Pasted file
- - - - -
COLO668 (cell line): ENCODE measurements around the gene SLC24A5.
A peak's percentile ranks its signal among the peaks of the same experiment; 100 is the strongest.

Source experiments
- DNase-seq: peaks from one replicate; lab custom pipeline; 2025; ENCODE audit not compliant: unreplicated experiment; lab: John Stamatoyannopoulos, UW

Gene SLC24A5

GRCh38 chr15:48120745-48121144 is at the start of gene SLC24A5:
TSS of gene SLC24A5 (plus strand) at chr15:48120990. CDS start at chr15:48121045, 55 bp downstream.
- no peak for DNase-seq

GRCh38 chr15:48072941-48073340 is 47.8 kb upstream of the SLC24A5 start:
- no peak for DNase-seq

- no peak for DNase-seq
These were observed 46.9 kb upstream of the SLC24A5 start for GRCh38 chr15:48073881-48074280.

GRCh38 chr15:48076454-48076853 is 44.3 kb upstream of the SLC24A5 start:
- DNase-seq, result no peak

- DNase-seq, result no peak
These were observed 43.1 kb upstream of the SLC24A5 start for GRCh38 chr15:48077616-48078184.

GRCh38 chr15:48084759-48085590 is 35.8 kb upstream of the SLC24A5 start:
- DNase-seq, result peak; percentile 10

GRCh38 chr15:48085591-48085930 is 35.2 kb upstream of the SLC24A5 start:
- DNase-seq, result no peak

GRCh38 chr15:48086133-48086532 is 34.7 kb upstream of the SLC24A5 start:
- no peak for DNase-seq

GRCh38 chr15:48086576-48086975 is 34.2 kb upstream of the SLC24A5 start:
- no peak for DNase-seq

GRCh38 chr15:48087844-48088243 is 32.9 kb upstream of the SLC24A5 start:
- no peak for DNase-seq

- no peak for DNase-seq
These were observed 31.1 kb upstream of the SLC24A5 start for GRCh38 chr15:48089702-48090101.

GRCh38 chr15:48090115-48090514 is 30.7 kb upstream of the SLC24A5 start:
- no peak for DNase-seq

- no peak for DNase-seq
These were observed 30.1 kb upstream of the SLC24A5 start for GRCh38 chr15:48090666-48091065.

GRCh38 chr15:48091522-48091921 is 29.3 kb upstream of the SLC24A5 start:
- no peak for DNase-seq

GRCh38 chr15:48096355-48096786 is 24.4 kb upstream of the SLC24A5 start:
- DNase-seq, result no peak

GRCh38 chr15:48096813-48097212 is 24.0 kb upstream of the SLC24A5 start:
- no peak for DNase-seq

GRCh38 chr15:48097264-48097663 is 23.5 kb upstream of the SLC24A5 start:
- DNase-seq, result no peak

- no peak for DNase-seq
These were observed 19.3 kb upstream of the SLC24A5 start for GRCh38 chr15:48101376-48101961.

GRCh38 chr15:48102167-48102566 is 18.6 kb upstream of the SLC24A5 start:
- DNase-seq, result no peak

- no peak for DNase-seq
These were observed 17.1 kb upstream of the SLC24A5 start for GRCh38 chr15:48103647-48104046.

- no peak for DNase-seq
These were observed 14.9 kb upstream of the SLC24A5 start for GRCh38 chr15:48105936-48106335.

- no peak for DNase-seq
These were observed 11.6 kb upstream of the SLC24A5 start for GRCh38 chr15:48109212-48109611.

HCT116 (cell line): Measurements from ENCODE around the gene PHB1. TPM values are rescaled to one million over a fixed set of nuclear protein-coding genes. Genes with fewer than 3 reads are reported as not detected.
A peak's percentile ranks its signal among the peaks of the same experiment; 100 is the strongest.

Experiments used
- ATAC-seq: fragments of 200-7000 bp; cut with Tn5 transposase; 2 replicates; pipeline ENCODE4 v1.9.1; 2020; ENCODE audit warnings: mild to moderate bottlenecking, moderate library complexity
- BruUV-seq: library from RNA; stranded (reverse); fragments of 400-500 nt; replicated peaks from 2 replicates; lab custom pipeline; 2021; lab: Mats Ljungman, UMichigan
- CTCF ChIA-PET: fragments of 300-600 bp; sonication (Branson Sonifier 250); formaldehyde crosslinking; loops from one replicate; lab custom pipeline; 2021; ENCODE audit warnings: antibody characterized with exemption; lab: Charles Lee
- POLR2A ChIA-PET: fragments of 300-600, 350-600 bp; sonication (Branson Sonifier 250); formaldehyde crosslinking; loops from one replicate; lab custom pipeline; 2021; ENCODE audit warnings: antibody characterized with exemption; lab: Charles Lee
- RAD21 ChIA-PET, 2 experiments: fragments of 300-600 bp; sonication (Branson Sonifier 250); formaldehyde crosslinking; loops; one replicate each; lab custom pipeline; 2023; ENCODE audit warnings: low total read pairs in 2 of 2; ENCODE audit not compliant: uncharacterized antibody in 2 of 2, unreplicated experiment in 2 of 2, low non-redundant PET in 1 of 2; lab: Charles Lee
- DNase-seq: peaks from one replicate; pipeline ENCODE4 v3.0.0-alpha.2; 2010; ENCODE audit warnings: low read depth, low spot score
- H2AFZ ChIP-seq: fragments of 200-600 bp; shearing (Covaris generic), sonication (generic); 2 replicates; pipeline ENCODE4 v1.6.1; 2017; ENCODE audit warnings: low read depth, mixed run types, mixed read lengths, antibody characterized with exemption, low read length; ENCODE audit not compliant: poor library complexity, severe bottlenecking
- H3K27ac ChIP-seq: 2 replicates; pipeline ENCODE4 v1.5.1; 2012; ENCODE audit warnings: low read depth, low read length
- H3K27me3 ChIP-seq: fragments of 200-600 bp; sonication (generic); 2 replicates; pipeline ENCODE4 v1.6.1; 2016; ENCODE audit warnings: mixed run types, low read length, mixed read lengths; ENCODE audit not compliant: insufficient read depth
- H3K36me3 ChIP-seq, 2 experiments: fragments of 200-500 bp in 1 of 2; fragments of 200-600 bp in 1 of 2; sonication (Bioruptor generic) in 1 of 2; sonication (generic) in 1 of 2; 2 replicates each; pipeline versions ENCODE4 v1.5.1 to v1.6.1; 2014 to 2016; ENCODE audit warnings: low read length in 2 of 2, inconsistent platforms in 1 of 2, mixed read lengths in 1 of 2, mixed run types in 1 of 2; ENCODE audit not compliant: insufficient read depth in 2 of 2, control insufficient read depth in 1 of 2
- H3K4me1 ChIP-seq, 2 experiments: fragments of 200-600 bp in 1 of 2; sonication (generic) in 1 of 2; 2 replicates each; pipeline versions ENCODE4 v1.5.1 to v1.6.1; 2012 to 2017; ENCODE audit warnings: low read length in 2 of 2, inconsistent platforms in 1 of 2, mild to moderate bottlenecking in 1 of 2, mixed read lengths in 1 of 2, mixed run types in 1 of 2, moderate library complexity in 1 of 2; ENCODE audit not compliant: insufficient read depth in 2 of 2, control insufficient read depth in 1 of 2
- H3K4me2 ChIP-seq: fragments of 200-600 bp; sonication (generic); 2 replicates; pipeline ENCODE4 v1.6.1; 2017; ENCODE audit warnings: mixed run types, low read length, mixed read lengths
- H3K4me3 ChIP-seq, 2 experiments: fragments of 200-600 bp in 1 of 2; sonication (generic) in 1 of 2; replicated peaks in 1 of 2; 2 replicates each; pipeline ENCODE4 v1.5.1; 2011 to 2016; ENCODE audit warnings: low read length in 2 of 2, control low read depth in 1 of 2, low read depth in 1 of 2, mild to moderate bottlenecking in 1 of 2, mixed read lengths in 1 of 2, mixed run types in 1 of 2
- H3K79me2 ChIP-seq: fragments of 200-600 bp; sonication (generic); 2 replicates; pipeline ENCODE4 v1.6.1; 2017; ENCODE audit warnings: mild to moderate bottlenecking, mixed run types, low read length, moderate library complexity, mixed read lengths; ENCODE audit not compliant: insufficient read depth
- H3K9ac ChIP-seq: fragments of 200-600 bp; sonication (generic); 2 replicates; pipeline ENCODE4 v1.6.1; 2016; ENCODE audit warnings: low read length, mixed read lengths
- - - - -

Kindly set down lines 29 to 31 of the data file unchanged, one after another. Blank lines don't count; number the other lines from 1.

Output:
GRCh38 chr15:48090115-48090514 is 30.7 kb upstream of the SLC24A5 start:
- no peak for DNase-seq

- no peak for DNase-seq